• AJ

          “We were even able to get Gibraltar (UK) and see the Rock.”
          —–
          Though it’s part of the UK as a BOT, it’s also part of the EU and presumably will continue to be even after Brexit (finally) happens.

      • Major Carl Henderson

        Passport control asks EVERYONE those questions. I don’t think it was due to your registered status.

  22. Zack

    Hi everyone! I’ve seen that sex offenders are able to travel to Schengen Nations, I’m looking to travel to Spain will I get stopped and questioned etc never traveled while being a sex offender. Will I have a stamped passport? I was 18 when I got charged, the “victim” was my at the time 17 year old girlfriend who sent me pictures of herself when she was 16, so I got charged with 1 count CP. I have been reading that if the victim is under 18 then it would get a stamp now I’m not sure about CP charge sorry a lot of questions just wondering and looking to get as much info as I can

    • JM from wi

      Best info is by reading all these posts. I will be in spain sept.

    • Will Allen

      There are no travel restrictions at all regarding “$EX offenders”. But there are some restrictions in place for people who are listed on a $EX Offender Registry. I personally don’t know the restrictions very well so I wouldn’t want to say anything about it lest it mislead you.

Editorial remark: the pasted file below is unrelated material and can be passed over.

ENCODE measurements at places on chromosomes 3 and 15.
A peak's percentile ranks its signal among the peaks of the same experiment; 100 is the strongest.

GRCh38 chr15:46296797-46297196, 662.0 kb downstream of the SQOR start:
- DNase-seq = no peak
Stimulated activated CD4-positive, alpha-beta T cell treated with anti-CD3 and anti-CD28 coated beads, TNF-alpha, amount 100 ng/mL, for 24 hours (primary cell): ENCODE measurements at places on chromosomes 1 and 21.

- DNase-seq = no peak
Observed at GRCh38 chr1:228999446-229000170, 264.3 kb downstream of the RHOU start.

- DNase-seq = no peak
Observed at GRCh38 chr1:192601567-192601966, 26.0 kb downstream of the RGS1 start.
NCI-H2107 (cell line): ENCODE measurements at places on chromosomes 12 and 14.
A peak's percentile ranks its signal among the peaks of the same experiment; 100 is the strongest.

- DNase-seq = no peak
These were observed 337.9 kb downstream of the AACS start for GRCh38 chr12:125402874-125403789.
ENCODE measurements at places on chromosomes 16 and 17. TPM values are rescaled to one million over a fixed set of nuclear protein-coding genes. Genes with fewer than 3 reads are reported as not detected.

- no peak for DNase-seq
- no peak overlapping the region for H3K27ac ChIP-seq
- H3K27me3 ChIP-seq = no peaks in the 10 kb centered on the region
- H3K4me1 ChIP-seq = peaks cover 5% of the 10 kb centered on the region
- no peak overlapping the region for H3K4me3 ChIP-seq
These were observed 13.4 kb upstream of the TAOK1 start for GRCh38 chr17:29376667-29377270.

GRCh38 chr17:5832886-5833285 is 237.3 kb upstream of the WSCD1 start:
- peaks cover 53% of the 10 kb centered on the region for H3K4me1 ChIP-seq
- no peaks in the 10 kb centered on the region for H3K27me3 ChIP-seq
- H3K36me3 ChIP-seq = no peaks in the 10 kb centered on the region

• R M

        Again Will, (There are no travel restrictions at all regarding “$EX offenders”.), do not forget the stipulation of being on parole/probation/supervision as I (and others) am. I have a valid passport with no marking and yet I can’t travel internationally per supervision.

        • Will Allen

          Right. But I wasn’t really commenting about the traveling, LOL. Was commenting about the use of the name “$EX offender”.

    • Warren

      Flew to Spain twice since IML was in effect. Flew into Barcelona International Airport both times and was stopped briefly both times. Just asked me basic questions about my travel plans while in Spain. No embarrassing questions. Two minutes later I’m free to enter their country. Enjoy your trip!

    • Mike G

      @Zack

      A little more info from you?
      You say you were charged – were you convicted?
      Are you currently on Parole or Probation or other supervision?
      Do you have a current passport?

      Schengen countries generally allow entry to Registered Citizens. Recommend not transiting through Canada or the UK on the way there.

      • Zack

        yeah I got convicted and was given 2 years probation but I’m done probation and I’m in the process of getting a passport now just wondering if I should tell them I’m a sex offender because I have been reading people have to send their passports back in and buy another one that’s marked don’t wanna waste money on a passport just to have to spend money again lol

        • Will Allen

          Mike G and Zack:

          Zack, I was just trying to get you to stop calling yourself names. The name “$EX offender” is a weapon of war. It is used to label you so that you can be denigrated, harassed, marginalized, and ostracized. It is used to make you feel as if you are less of a human than other people. As if you are special somehow and thus deserve special harassment. I personally won’t call myself names or certainly allow other people to do it.